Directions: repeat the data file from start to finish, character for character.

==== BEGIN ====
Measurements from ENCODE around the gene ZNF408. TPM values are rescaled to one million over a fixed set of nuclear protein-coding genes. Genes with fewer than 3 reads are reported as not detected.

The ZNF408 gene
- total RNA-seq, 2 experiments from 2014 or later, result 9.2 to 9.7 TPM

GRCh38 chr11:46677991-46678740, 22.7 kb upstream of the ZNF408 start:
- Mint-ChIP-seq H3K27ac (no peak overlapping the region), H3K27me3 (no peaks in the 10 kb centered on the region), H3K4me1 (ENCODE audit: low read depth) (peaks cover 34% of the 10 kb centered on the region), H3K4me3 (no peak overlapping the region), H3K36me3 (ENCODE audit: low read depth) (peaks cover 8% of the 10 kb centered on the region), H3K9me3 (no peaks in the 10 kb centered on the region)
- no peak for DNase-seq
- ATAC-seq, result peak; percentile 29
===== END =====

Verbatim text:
Measurements from ENCODE around the gene ZNF408. TPM values are rescaled to one million over a fixed set of nuclear protein-coding genes. Genes with fewer than 3 reads are reported as not detected.

The ZNF408 gene
- total RNA-seq, 2 experiments from 2014 or later, result 9.2 to 9.7 TPM

GRCh38 chr11:46677991-46678740, 22.7 kb upstream of the ZNF408 start:
- Mint-ChIP-seq H3K27ac (no peak overlapping the region), H3K27me3 (no peaks in the 10 kb centered on the region), H3K4me1 (ENCODE audit: low read depth) (peaks cover 34% of the 10 kb centered on the region), H3K4me3 (no peak overlapping the region), H3K36me3 (ENCODE audit: low read depth) (peaks cover 8% of the 10 kb centered on the region), H3K9me3 (no peaks in the 10 kb centered on the region)
- no peak for DNase-seq
- ATAC-seq, result peak; percentile 29